that include all the Ontario census records

#11 - In the Archives and Special Collections - rare books and documents about Islay were set out

#12 - A separate room in the Archives department was set aside for our
group to lay out their treasures to share

In the map area, various maps and books specific to Islay were awaiting us.  She walked us through the areas where historical, governmental and social literature/documents
pertaining to Islay and Scotland could be found.  In the lecture room, she had a computer and screen set up to show us how to access the Trellis group of libraries, explaining that the University of Guelph, Laurier in Waterloo, and the University of Waterloo had formed a joint
Tri-University Libraries catalogue that is very impressive.  The U of Guelph has the largest Scottish Collection in North America with over 100,000 volumes, worth more than $2 million, available in general circulation, in the Archives and in the Special Collections.   We were
pleased to learn that we could search Trellis online and get general circulation items through inter-library loan at our home libraries. Handouts covering Genealogy Information Sources, Scottish Culture, British History Information Sources and the Archival, Rare and Special Collections were given to each of us as well as a copy of the Guelph alumnus magazine of Summer 2000 that includes an extensive article entitled "All Things Scottish".  Following the library tour, we retired to the Archives that had been especially opened for our group and again it was very evident that there had been particular care and thought put into our needs for there were rare books, documents and relics awaiting our inspection.  With our hands gloved to protect the items from damage we were given a couple of hours to inspect to our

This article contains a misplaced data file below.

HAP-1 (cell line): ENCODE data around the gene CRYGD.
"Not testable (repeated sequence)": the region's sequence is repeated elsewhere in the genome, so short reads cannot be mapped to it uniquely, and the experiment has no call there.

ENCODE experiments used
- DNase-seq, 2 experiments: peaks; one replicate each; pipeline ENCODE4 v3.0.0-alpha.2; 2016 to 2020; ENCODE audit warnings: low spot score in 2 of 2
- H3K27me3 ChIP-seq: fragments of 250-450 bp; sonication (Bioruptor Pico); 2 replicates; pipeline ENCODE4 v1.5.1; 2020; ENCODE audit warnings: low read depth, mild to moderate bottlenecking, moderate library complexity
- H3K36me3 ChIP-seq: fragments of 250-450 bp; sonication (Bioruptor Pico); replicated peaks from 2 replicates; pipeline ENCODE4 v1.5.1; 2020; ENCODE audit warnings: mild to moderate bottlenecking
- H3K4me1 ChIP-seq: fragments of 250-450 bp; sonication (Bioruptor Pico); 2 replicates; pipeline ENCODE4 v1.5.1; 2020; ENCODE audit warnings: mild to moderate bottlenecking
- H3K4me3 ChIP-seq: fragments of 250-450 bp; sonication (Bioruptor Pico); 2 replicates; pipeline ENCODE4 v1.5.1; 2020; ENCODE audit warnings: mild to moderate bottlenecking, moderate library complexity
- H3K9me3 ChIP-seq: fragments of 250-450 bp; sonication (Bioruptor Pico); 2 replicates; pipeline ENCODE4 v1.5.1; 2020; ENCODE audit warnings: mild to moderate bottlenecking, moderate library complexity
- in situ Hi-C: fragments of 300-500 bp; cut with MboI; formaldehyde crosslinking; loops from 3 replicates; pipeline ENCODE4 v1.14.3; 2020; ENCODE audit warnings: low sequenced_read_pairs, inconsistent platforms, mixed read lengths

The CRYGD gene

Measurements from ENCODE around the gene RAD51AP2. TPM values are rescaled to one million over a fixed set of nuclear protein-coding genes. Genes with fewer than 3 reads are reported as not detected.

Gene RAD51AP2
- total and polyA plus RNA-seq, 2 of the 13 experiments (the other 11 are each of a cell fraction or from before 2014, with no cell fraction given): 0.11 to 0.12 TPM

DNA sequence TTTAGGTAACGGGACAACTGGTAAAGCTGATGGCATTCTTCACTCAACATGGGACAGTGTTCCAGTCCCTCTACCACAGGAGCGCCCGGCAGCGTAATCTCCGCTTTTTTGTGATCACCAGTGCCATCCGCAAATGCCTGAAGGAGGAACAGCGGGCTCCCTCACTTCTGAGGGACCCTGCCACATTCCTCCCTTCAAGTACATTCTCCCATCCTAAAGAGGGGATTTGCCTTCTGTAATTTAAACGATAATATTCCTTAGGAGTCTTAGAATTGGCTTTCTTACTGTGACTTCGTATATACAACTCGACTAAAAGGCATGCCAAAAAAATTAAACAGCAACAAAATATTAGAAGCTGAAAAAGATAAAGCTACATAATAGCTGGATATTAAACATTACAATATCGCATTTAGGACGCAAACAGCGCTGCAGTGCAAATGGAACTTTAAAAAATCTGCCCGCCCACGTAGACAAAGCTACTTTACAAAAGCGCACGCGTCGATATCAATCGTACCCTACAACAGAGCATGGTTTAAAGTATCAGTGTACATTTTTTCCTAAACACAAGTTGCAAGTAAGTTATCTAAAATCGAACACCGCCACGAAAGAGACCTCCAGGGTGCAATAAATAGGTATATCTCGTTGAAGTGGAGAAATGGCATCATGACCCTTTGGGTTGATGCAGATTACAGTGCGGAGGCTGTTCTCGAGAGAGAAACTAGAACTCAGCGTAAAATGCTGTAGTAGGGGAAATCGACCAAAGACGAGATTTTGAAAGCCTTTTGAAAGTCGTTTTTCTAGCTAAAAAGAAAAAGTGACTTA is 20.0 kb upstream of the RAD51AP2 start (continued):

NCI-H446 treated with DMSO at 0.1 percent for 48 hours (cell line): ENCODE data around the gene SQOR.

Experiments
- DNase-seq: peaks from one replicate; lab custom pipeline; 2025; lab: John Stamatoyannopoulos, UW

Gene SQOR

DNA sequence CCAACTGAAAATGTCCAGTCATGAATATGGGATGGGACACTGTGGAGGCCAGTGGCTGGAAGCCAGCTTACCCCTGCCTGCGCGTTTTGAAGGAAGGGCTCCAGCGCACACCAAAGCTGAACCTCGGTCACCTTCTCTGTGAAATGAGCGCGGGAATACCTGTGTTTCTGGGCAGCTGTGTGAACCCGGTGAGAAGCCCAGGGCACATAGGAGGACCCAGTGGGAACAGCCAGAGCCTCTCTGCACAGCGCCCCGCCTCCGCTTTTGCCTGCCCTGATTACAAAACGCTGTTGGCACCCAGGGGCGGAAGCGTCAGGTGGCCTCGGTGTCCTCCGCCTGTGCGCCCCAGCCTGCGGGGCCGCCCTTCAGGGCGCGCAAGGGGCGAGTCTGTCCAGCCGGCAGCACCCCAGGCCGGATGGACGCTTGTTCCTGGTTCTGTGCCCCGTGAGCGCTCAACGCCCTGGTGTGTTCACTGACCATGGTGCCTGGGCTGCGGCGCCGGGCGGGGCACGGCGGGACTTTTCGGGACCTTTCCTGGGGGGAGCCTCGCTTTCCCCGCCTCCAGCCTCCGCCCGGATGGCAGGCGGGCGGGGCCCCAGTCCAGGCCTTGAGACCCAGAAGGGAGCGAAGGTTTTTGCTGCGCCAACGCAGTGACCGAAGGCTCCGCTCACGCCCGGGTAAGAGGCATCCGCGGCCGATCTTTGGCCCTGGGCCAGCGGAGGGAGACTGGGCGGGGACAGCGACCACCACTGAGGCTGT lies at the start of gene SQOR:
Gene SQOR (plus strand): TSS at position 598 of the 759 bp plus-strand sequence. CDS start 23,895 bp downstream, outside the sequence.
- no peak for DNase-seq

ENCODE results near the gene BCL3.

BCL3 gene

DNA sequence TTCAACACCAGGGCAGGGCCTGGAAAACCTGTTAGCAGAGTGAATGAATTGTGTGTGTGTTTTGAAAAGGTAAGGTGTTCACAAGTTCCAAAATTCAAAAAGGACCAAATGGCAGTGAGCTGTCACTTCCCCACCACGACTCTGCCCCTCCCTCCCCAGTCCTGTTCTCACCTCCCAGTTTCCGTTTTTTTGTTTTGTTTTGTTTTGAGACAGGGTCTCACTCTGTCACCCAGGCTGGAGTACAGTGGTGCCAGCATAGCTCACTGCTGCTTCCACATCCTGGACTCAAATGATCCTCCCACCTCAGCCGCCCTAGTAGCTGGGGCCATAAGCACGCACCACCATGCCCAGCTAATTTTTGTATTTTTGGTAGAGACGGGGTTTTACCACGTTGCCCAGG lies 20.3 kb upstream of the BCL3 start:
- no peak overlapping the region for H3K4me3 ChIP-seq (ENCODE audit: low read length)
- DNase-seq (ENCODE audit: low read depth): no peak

hearts delight.  Another room had also been set aside for the treasures that our group had brought with them to share with one another.  There were books, maps, personal genealogies, and personal data bases shared and information exchanged with generosity.  At one point, I looked around and listened to the excited conversations and saw the laughter and camaraderie and was filled with a sense that this was something very good.

The reunion guests decided that they wanted to thank the  University of Guelph Library for their special attention to us by donating a book to the library in the name of the Islay Reunion 2000 attendees and made donations accordingly.  Toni and Sandy Sinclair are going to Islay in a couple of weeks and will bring back something suitable for this purpose.  In the meantime, a special note of thanks is being prepared for Helen Salmon who certainly went above and beyond the call of duty.

While we had initially asked our group earlier in the day to consider the idea of future reunions, we decided that we should take this discussion to the SCT-ISLAY-L since our small group represented only a small portion of our listers. We asked everyone to consider if they would work on a committee to investigate and possibly organize a future reunion and we
have 7 volunteers already.

The U of G Archives closed at 4 PM and most people said their farewells then although, with the rest of the library open until midnight, a couple of others took advantage of their time there to do some personal research.

The "first" Islay Reunion was a wonderful success.  I wish each and every lister of the SCT-ISLAY-L list had been able to join us.  I spoke with one of the attendees today and although tired, she was still humming with residual excitement from the fun and interaction of the day.   I know exactly how she feels!   Sincerely, Sue (McCuaig) Visser